Just as laboratory rats are lured through mazes by the smell of cheese, the retail scientists of Aldi have worked out the perfect way to tempt shoppers into their labyrinth of supermarket aisles: mystery products located smack-bang in the middle of the store.
It is a new tactic the discount supermarket chain has introduced to the store layout playbook – an ever-changing section of special items not usually found during a grocery shopping expedition.
By placing such products in the centre of its stores, customers are encouraged to weave their way through aisles of other items that might tempt them along the way.
Once they’ve arrived in the middle of the maze, shoppers might find anything from ski gear to furniture, with extra-committed Aldi fans able to pick up catalogues week-to-week to get an idea of what’s coming next.
It is a fresh take on the old supermarket strategy of forcing customers to navigate around impulse-buy items to find everyday essentials, such as placing milk at the back of the store, just one of many store layout tricks retailers use to maximise profits.
Increasingly, supermarkets are aiming to improve the customer experience as a competitive point of difference.
Coles and Woolworths have both moved towards more pleasant market-like ambiences.
While Aldi has a few trial stores experimenting with a more upmarket feel as part of its ‘Project Fresh’ initiative, the focus for now is pragmatism spiced up by the surprises to be found in the centre of the store.
Out of order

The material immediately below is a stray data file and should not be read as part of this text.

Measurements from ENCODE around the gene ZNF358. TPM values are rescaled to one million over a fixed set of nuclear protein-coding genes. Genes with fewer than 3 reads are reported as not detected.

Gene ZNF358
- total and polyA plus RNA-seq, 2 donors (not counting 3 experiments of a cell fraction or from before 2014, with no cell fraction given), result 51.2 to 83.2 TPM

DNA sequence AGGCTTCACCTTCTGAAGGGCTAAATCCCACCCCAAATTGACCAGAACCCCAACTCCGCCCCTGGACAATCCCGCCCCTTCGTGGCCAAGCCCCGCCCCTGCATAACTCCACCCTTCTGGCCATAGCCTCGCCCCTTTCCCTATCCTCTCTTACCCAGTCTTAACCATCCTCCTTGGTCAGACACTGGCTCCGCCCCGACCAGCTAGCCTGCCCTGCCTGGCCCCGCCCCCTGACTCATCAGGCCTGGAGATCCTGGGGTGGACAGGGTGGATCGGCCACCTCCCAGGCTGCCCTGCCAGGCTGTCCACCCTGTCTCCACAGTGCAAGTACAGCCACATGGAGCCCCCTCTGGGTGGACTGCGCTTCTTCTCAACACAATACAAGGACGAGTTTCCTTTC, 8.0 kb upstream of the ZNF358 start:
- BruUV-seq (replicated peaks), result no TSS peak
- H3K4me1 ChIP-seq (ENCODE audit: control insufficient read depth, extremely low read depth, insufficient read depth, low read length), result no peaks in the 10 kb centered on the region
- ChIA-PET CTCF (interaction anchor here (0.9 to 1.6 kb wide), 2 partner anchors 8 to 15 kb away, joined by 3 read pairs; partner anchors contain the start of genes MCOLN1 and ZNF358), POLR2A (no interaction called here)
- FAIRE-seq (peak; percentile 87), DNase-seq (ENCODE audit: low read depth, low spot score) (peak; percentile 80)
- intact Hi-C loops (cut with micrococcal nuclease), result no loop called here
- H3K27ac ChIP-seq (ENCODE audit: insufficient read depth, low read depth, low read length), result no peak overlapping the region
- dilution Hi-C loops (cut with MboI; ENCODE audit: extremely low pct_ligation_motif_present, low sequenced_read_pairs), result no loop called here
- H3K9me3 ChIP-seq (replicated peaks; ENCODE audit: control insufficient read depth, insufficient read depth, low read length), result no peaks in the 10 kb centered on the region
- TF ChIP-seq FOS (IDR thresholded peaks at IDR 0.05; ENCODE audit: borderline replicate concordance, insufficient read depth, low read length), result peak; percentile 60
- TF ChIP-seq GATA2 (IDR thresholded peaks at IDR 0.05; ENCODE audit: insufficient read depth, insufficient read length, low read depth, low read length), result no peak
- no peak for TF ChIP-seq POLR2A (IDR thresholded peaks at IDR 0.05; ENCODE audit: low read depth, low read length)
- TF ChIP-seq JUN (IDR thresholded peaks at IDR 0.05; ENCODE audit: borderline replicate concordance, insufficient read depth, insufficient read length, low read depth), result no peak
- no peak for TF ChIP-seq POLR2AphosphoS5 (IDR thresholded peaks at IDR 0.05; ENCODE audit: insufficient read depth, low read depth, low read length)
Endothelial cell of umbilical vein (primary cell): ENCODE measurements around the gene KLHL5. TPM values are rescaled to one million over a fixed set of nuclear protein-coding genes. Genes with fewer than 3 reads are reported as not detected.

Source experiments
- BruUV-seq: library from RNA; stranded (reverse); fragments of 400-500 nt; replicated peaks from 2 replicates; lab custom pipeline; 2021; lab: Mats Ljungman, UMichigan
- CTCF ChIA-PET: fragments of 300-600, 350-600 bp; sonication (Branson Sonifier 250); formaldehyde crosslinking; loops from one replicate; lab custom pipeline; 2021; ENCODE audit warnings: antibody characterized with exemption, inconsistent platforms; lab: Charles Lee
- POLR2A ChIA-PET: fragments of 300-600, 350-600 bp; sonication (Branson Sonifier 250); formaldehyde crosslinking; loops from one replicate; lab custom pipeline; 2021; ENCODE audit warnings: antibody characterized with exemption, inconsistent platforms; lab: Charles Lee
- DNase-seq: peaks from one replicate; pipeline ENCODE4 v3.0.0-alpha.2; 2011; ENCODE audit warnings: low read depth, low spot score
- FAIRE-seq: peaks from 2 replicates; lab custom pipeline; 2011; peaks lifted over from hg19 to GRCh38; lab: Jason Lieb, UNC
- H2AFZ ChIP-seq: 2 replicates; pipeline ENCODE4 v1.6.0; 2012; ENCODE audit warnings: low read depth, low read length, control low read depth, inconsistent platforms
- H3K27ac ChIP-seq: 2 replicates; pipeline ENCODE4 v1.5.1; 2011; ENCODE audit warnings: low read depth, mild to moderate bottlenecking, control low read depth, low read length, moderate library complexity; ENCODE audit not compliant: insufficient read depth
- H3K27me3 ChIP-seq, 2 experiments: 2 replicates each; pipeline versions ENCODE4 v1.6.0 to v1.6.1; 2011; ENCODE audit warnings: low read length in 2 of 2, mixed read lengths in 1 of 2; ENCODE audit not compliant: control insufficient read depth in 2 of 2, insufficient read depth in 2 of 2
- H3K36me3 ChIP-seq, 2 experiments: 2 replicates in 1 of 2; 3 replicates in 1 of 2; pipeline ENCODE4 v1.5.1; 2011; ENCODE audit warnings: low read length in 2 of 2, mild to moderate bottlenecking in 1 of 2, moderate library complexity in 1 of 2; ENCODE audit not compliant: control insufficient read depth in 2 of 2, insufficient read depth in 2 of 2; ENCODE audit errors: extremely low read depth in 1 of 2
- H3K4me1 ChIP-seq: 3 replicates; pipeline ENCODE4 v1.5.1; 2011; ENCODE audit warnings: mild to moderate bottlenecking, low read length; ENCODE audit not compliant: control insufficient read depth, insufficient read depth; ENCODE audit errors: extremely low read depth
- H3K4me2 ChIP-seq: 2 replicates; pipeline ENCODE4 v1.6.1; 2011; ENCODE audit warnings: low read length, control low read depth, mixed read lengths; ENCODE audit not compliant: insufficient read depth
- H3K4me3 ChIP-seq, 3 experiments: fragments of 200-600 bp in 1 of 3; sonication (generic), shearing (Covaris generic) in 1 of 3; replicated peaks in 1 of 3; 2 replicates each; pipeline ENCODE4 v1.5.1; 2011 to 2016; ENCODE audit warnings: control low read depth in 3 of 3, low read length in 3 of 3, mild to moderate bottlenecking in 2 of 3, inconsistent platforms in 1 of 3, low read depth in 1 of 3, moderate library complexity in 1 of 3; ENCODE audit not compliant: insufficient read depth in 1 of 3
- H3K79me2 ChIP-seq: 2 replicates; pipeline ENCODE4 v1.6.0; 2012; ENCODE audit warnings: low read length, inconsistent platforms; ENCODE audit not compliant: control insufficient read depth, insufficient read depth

Instead of putting fresh produce at the entrance as most of its rivals do, Aldi stocks the first aisle with pantry items like canned food and other pre-packaged goods.
The chain’s representatives have claimed this is so the heaviest items go in the bottom of the trolley.
In the final aisle, you will usually find frozen food and dairy items. Aldi claim this is to ensure such products spend as little time outside the refrigerator as possible.
According to Dr Steve Ogden-Barnes, author of Sales Promotion Decision-Making Concepts Principles and Practices and a lecturer at Deakin University, most of these innovations have little impact on drawing people to the store, with the exception of the mystery aisle.
He says this strategy had become something of a legend in Australian retail folklore.
“It adds a bit of excitement to the experience,” he tells The New Daily.
“It’s a revolving door of products that people talk about – what’s going to be there next week?”
Dr Ogden-Barnes says that it probably doesn’t work on shoppers who go in with an inflexible list of planned purchases. But it is likely much more effective with the kind of customer who goes in with only a broad idea of what they want.
“Those sorts of shoppers are much more open to discretionary spending,” he says.
Rotating stock in the middle of the store also offers practical advantages.
Dr Ogden-Barnes said the aisles in the sides of supermarkets tend to be fixed in place, particularly where the refrigerators are located, reducing the scope for changing products.
“In the middle it is much more functional to (change products) and lends itself to all manner of shapes and sizes,” he says.
“Whether you’re selling unicycles or hot-air balloons you can fit it in.”